Blogwars II

Still not getting in the thick of it, but feel obliged to respond to TNR-er Lee Siegel’s follow-up to his post I mentioned yesterday. Lee’s latest:

Sure enough, fanaticism ruled in the responses to what I wrote yesterday.

"Moron"; "Wanker" (a favorite blogofascist insult, maybe because of the similarity between the most strident blogging and masturbating); and "Asshole" have been the three most common polemical gambits. … All these abusive attempts to autocratically or dictatorially control criticism came about because I said that the blogosphere had the quality of fascism, which my dictionary defines as "any tendency toward or actual exercise of severe autocratic or dictatorial control." The proof, you might say, is in the puddingheads.

I am overwhelmed by the intolerance and rage in the blogosphere. … This truly is the stuff of thuggery and fascism.
Then he goes on to try to prove Kos is a fascist, and in the popular manner of blogosphere critics, implicitly suggest that so is the rest of the blogosphere—because as goes Kos, so go the rest of us.

Let’s presume, for the moment, that Kos is everything his most vociferous critics make him out to be. So what if he were? Kos could be a jack-booted, Kalashnikov-toting ruffian or a polka-dot dress bedecked circus monkey, and neither would provide any beneficial insight into what the rest of the blogosphere looks—or acts—like. In support of the contrarian theory, his prominence in invoked, but his influence and visibility are exactly what makes him perhaps the singularly worst possible exemplar from which to extrapolate details about the rest of us. He is, quite literally, the exception, not the rule—and not all of us aspire to be just like him when we grow up.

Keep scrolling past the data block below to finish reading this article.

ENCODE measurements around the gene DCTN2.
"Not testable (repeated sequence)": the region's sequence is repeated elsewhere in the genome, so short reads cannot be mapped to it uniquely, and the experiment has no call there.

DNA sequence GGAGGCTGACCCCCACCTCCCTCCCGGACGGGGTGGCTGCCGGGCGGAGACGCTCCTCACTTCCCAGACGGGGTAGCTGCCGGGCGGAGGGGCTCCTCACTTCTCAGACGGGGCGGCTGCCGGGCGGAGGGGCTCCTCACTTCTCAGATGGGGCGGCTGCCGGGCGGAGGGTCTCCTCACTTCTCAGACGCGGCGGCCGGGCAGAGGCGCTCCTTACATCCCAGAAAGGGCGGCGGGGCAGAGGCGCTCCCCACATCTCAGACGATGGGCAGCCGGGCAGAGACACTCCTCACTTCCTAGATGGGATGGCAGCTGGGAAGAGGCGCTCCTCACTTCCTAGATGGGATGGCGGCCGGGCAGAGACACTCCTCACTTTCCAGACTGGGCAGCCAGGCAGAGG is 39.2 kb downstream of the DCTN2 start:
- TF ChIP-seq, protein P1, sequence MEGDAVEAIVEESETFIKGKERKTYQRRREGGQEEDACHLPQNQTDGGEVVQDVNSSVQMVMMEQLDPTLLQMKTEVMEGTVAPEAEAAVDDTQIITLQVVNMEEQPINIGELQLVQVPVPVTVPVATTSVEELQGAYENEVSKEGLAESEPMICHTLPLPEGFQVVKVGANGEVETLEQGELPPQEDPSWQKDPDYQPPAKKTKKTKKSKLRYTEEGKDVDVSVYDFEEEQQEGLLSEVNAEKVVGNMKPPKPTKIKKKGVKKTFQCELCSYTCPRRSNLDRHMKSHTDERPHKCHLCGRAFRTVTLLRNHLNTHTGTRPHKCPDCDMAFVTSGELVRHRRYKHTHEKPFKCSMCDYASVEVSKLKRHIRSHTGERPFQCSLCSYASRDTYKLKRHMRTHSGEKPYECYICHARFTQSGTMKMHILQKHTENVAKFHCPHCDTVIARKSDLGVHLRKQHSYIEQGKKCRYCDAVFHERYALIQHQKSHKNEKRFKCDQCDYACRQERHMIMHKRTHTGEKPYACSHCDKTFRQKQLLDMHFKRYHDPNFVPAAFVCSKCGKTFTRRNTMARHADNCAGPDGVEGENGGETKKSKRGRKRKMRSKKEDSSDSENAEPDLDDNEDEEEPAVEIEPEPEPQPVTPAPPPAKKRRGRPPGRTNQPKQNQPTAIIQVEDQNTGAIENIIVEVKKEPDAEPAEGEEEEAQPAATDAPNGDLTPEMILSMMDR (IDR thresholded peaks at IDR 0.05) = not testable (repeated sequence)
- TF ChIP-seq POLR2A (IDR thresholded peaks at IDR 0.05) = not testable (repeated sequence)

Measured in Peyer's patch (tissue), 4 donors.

The truth is, most of us never will grow up, by an A-list definition. Many bloggers I have devotedly read and admired have fallen away, drifting from their keyboards and onto other pursuits. Many bloggers who, in my estimation, deserve more attention, a bigger audience, fail to get it in spite of their dogged determination and skill. The vast majority of those who have achieved some level of modest success will never be as big as Kos. That’s the blogosphere. DailyKos is one blog. And even there, the blog is separate from its namesake.

Siegel’s post is frustratingly indicative of so many blog critics, who rely almost exclusively on the top echelon of bloggers and the comments and emails they receive from the most aggressive commentariat (which may include those who blog and those who exclusively comment), to draw their conclusions about the blogosphere as a whole. He ignores legions of bloggers and commenters who are neither Kos nor invective-wielding emailers; that we are larger in number appears not to matter. They define us by our fringes, but one does not know a person by looking only at his head and his toes.

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